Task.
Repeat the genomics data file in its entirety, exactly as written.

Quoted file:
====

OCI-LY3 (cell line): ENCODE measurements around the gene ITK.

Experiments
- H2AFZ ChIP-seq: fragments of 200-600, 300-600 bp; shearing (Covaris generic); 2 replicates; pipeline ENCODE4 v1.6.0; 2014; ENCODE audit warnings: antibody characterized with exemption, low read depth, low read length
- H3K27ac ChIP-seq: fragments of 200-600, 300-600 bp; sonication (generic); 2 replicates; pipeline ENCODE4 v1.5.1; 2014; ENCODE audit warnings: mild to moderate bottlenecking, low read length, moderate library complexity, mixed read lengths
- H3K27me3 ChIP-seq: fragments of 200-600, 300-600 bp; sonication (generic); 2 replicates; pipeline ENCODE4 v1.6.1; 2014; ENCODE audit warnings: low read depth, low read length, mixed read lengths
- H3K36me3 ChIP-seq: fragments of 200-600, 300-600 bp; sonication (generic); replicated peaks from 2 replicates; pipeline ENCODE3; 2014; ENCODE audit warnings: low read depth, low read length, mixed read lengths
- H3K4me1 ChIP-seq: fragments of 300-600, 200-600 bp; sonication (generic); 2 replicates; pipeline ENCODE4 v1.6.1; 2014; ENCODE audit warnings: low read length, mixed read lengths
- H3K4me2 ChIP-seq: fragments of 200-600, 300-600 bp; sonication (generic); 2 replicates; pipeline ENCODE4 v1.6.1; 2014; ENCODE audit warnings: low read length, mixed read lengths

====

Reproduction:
OCI-LY3 (cell line): ENCODE measurements around the gene ITK.

Experiments
- H2AFZ ChIP-seq: fragments of 200-600, 300-600 bp; shearing (Covaris generic); 2 replicates; pipeline ENCODE4 v1.6.0; 2014; ENCODE audit warnings: antibody characterized with exemption, low read depth, low read length
- H3K27ac ChIP-seq: fragments of 200-600, 300-600 bp; sonication (generic); 2 replicates; pipeline ENCODE4 v1.5.1; 2014; ENCODE audit warnings: mild to moderate bottlenecking, low read length, moderate library complexity, mixed read lengths
- H3K27me3 ChIP-seq: fragments of 200-600, 300-600 bp; sonication (generic); 2 replicates; pipeline ENCODE4 v1.6.1; 2014; ENCODE audit warnings: low read depth, low read length, mixed read lengths
- H3K36me3 ChIP-seq: fragments of 200-600, 300-600 bp; sonication (generic); replicated peaks from 2 replicates; pipeline ENCODE3; 2014; ENCODE audit warnings: low read depth, low read length, mixed read lengths
- H3K4me1 ChIP-seq: fragments of 300-600, 200-600 bp; sonication (generic); 2 replicates; pipeline ENCODE4 v1.6.1; 2014; ENCODE audit warnings: low read length, mixed read lengths
- H3K4me2 ChIP-seq: fragments of 200-600, 300-600 bp; sonication (generic); 2 replicates; pipeline ENCODE4 v1.6.1; 2014; ENCODE audit warnings: low read length, mixed read lengths